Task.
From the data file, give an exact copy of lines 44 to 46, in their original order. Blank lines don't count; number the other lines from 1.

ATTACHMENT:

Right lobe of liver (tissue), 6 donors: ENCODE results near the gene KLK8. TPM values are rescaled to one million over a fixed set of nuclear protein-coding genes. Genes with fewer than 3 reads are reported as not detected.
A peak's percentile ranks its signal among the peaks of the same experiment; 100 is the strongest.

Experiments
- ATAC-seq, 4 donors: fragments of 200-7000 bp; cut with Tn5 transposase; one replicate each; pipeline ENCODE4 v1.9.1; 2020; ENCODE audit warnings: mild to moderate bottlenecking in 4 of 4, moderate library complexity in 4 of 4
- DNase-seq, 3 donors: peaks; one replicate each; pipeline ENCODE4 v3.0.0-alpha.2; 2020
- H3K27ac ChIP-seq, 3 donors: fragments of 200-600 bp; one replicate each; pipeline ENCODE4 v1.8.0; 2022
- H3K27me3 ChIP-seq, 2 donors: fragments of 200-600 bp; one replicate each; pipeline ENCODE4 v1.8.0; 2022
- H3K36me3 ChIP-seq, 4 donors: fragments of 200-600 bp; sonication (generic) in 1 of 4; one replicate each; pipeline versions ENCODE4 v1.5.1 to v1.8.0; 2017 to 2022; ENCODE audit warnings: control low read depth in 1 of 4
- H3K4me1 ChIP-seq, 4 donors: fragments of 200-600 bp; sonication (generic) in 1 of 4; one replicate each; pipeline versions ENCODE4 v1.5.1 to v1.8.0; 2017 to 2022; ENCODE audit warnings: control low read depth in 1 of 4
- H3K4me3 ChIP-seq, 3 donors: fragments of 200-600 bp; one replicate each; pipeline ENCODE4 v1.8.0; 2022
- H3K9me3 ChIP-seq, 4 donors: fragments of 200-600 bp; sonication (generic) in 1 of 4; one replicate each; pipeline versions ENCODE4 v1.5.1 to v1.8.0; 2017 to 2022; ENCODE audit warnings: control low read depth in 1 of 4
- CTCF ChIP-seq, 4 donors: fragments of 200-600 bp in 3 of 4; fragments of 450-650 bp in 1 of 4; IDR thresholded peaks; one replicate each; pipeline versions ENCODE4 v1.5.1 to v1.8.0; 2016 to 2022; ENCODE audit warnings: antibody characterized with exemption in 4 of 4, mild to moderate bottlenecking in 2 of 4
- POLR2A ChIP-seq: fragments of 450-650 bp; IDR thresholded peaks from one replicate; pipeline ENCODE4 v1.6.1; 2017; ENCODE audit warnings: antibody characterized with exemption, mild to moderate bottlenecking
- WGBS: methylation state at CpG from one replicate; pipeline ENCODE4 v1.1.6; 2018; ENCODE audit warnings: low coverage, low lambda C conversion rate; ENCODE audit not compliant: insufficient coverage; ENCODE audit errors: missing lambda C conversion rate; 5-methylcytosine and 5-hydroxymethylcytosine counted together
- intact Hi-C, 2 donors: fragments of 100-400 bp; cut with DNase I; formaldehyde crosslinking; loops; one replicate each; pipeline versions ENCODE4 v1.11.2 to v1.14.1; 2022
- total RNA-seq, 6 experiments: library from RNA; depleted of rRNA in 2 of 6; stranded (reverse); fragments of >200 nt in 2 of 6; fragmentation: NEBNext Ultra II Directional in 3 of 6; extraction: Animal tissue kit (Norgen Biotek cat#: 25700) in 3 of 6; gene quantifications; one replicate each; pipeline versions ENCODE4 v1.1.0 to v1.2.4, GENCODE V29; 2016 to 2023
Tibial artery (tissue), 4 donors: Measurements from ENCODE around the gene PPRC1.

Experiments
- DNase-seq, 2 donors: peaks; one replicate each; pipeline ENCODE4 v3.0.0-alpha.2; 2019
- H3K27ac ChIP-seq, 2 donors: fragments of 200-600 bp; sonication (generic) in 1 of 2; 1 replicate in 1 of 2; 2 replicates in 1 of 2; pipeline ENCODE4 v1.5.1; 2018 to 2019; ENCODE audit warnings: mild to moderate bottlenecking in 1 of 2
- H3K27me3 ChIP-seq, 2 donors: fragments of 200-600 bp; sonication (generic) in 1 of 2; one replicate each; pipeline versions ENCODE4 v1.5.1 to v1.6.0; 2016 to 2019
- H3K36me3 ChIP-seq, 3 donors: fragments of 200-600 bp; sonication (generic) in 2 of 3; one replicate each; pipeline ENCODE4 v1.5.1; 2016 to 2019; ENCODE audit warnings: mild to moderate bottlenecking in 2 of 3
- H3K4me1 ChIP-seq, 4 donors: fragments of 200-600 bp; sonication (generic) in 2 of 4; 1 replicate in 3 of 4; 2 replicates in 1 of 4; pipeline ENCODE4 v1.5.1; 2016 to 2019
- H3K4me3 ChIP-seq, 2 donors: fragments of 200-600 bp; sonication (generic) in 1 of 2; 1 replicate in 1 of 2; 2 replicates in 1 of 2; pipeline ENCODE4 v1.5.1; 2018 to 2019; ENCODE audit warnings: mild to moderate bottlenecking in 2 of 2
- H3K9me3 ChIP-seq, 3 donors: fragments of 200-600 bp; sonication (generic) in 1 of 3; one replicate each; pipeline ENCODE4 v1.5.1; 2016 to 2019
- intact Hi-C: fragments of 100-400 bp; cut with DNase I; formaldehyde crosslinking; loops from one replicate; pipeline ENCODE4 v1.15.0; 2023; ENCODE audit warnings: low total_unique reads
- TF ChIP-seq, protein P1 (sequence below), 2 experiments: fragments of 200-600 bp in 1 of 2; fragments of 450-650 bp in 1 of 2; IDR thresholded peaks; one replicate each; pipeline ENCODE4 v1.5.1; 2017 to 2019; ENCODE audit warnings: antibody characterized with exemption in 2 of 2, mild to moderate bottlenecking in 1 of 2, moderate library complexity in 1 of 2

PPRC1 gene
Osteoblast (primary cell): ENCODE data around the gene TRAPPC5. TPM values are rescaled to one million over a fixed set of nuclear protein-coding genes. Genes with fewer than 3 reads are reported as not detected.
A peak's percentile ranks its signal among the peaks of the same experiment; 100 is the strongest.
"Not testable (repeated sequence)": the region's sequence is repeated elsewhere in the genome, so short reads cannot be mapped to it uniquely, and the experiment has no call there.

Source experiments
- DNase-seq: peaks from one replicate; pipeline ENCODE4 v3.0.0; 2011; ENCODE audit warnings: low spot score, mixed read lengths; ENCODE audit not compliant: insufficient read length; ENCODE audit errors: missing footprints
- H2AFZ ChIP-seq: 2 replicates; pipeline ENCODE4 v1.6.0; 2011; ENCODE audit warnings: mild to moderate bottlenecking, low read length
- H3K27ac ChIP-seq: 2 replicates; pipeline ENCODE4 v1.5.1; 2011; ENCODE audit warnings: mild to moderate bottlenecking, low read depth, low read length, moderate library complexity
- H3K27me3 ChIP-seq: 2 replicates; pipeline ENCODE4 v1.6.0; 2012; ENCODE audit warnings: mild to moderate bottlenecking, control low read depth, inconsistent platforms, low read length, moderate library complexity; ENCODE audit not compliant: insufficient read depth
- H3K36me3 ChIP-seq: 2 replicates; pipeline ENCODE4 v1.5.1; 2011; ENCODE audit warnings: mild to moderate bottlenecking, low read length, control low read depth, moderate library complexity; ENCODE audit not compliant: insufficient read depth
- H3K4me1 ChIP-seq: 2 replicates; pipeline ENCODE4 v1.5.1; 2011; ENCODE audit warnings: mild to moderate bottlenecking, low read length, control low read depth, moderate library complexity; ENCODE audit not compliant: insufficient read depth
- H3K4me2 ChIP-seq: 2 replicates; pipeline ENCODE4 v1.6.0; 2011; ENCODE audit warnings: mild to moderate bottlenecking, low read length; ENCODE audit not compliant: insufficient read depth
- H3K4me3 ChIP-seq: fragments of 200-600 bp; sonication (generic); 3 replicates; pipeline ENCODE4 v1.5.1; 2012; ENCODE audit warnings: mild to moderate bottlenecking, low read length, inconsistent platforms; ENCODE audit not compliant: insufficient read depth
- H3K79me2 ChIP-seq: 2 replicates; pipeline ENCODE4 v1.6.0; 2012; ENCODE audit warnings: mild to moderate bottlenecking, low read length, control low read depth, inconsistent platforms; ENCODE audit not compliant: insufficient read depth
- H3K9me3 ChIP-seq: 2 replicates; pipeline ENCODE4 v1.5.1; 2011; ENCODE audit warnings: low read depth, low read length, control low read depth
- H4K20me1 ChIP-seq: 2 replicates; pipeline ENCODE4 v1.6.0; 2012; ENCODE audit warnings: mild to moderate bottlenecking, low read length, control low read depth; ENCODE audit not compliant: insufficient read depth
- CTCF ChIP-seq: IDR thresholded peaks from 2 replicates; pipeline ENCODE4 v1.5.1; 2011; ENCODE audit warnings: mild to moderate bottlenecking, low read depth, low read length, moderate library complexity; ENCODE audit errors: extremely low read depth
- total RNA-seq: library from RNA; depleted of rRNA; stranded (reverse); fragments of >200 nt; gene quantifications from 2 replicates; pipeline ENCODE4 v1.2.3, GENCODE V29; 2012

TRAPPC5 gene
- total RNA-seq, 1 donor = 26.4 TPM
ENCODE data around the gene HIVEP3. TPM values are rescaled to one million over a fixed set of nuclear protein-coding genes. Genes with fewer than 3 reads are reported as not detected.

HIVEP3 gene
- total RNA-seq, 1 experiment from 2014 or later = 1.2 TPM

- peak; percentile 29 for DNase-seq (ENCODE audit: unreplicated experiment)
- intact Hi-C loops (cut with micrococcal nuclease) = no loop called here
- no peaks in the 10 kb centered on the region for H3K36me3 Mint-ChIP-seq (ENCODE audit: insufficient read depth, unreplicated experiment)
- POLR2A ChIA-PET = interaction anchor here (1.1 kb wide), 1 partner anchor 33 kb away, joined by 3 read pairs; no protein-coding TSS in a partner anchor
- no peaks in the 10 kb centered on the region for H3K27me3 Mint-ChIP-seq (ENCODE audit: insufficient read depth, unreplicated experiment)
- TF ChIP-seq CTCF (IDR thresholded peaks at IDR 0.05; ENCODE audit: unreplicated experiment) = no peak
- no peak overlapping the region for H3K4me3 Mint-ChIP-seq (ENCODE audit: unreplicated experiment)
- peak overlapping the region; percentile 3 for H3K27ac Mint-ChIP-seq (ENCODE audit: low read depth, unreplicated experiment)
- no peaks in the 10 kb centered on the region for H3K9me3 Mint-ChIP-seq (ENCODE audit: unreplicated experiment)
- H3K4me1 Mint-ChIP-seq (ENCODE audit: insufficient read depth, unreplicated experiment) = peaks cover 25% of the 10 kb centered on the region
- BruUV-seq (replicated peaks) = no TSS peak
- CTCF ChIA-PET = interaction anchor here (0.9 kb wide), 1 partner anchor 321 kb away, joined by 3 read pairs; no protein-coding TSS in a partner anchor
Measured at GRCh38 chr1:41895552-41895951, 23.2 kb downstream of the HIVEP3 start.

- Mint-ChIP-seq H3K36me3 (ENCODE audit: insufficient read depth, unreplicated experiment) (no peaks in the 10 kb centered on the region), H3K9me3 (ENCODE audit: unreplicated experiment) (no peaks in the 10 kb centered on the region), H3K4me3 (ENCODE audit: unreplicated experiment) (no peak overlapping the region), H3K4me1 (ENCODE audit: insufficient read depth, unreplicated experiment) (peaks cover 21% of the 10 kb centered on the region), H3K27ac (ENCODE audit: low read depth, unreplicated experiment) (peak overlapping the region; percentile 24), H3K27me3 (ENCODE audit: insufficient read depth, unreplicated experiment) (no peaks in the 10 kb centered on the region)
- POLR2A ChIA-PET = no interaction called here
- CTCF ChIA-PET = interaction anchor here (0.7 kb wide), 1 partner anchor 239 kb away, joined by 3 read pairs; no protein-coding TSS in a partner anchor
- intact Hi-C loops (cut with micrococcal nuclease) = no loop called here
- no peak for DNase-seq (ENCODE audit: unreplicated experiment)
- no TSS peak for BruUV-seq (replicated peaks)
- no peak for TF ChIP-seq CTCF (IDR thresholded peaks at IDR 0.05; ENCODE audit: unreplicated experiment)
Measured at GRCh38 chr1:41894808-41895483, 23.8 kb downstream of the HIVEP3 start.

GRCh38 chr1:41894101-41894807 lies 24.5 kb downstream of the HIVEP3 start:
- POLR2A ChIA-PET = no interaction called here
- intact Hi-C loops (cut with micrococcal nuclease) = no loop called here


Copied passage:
- CTCF ChIP-seq: IDR thresholded peaks from 2 replicates; pipeline ENCODE4 v1.5.1; 2011; ENCODE audit warnings: mild to moderate bottlenecking, low read depth, low read length, moderate library complexity; ENCODE audit errors: extremely low read depth
- total RNA-seq: library from RNA; depleted of rRNA; stranded (reverse); fragments of >200 nt; gene quantifications from 2 replicates; pipeline ENCODE4 v1.2.3, GENCODE V29; 2012

TRAPPC5 gene